You may have missed it over the holidays, but on New Year’s Eve there was an earthquake in Ohio. Now a scientist hired by the state to study the use of fracking in oil and natural gas development there is suggesting that the earthquake is “linked” to the high-pressure injection of water deep in the earth.
Except, “linked” is a pretty loose term. The scientist’s conclusion is getting a lot of attention in the media, especially from the anti-oil and anti-fracking crowd, but let’s take a closer look at how he reached that conclusion:
Won-Young Kim, a research professor of Seismology Geology and Tectonophysics at the Lamont-Doherty Earth Observatory at Columbia University, told Reuters in an interview on Tuesday that circumstantial evidence suggests a link between the earthquake and the high-pressure well activity.
“We know the depth (of the quake on Saturday) is two miles and that is different from a natural earthquake,” said Kim, who is advising the state of Ohio.
Data collected from four seismographs set up in November in the area confirm a connection between the quakes and water pressure at the well, Kim said.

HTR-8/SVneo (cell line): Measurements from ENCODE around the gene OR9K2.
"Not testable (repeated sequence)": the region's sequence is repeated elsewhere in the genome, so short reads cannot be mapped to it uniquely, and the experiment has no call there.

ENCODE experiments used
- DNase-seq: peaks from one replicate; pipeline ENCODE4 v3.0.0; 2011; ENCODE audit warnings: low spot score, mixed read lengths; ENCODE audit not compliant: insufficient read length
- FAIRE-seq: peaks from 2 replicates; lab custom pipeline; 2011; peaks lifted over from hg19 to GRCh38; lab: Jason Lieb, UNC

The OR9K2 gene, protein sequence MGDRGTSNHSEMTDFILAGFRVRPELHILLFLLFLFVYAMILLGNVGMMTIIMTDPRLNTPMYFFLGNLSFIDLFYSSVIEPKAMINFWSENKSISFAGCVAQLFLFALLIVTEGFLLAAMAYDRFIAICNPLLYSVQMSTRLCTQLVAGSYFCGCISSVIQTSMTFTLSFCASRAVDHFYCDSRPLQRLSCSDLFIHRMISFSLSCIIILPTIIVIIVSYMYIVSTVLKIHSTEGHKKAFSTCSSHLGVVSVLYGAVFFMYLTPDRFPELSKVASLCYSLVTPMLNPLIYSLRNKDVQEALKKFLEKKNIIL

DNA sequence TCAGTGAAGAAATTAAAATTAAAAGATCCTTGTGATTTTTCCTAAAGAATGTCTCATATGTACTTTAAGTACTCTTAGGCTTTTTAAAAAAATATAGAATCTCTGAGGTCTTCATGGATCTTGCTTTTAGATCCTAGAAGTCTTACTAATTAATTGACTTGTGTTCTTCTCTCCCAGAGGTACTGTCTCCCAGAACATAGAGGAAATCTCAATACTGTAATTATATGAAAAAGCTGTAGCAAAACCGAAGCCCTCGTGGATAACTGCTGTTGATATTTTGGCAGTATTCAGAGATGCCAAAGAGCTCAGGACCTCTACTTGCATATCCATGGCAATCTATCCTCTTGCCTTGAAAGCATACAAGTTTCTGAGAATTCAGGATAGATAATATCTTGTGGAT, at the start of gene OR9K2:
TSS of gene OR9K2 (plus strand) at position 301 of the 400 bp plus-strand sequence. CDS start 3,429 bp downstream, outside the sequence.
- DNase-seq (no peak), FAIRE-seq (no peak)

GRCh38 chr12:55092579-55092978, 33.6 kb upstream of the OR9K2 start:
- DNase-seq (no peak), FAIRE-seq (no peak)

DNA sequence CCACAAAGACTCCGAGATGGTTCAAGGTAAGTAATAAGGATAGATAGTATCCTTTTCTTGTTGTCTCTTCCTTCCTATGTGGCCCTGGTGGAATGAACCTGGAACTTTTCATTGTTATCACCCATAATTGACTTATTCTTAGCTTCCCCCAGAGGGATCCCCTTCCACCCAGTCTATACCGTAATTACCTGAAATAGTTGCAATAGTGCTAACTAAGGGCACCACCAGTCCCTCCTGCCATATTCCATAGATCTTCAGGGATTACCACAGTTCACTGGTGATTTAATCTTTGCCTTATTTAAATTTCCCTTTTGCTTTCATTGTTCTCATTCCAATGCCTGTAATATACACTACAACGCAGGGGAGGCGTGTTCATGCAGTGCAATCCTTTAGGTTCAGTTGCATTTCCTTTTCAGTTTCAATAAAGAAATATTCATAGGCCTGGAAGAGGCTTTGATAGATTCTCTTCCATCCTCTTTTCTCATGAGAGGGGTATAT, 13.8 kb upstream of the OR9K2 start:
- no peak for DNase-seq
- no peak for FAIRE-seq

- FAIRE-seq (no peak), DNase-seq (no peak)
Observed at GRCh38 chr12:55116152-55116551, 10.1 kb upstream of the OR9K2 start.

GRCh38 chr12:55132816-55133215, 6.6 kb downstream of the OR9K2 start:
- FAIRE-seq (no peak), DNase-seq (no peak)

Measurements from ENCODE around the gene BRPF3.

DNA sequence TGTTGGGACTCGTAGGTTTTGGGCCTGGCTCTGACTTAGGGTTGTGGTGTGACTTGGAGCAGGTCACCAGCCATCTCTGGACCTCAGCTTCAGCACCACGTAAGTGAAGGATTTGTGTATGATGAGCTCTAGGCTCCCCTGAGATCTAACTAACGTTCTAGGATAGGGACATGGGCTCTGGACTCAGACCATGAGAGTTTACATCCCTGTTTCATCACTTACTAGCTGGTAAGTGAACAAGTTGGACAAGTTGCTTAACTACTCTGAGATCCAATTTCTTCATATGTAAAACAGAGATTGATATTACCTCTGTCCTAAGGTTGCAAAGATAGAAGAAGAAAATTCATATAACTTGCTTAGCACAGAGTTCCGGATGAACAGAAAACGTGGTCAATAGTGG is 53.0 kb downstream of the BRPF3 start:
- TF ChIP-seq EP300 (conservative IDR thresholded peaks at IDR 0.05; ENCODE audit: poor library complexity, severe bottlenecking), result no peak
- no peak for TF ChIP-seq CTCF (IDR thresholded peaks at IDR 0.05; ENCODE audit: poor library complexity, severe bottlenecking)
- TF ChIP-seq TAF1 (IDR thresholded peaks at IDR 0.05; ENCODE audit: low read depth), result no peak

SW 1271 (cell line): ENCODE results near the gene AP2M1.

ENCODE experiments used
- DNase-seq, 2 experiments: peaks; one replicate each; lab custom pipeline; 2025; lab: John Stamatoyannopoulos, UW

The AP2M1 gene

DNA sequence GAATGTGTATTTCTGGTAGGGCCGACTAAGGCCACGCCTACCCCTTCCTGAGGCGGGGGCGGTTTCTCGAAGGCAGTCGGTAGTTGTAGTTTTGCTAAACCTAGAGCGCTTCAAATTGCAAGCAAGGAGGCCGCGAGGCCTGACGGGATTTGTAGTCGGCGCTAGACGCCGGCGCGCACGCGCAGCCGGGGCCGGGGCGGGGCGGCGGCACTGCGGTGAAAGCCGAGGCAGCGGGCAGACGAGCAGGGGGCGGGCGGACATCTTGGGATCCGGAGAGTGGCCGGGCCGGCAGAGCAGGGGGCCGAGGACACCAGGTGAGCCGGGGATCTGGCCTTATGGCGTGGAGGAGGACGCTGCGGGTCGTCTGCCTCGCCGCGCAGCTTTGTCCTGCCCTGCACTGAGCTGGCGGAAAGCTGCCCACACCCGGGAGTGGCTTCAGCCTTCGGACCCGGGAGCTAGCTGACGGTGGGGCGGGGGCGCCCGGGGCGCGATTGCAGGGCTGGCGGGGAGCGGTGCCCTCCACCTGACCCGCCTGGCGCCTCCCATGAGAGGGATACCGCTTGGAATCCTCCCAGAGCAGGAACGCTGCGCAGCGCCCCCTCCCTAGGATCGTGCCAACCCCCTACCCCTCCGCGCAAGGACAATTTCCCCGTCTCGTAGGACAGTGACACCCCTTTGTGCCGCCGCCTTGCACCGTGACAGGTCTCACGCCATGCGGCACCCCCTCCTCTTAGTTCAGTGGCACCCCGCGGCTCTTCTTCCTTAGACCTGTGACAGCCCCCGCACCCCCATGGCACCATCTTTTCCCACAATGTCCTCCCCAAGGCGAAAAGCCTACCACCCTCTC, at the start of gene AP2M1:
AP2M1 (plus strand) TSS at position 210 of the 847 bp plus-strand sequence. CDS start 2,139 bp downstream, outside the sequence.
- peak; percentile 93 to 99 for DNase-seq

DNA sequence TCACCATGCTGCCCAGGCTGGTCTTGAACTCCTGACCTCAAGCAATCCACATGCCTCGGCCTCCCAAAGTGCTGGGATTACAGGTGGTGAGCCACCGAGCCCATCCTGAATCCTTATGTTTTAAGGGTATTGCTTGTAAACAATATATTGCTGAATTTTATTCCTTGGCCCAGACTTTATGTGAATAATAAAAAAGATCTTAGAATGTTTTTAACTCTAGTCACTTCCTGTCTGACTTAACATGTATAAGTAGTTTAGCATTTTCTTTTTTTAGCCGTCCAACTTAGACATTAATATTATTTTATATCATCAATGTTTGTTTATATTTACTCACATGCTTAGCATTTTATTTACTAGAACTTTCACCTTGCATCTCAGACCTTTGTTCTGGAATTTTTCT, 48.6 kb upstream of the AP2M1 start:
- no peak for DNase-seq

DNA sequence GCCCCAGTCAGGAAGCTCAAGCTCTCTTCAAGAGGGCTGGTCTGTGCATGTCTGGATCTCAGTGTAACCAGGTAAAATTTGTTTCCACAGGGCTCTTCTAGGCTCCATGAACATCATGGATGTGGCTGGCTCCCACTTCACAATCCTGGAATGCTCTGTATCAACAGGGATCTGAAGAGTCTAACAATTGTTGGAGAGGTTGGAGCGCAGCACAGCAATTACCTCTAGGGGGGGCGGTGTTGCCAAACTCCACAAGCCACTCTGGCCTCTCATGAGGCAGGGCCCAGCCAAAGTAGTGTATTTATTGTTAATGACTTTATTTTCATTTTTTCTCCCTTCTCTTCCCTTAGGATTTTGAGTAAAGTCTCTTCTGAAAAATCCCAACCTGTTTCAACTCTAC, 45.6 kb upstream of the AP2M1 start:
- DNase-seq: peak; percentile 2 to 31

“There is circumstantial evidence to connect the two — in the past we didn’t have earthquakes in the area and the proximity in the time and space of the earthquakes matches operations at the well,” he said.
So there’s no actual evidence linking oil/natural gas development techniques to the earthquakes. Just the fact that the earthquakes happened contemporaneously to development.
Now, to be sure, any possible link between this sort of development and earthquakes ought to be explored thoroughly. If oil and natural gas development puts us at risk for earthquakes, then we need to know that. But this sort of correlation-is-causation conclusion, especially when splashed about in the media, is just plain irresponsible.
Our political leaders have a really, really bad habit of making policy decisions based on these sort of superficial conclusions based on circumstantial evidence. We’ve rushed ahead and passed a raft of policies – from regulations on what sort of vehicles we can buy to subsidies for “green energy” – based on the same sort of superficial conclusions that human activity is causing global warming, and that altering human activity can alter climate trends.
But this is what you get from politically-driven science. It’s unfortunate that the process of fracking has to be researched and debated in such a polarized political/scientific atmosphere. Fracking has opened up whole new worlds of oil and gas resources, and the government-dependent “green” industry is threatened by this energy revolution. The “green” folks want oil and gas crippled, and bogus conclusions based on bad science is their modus operandi.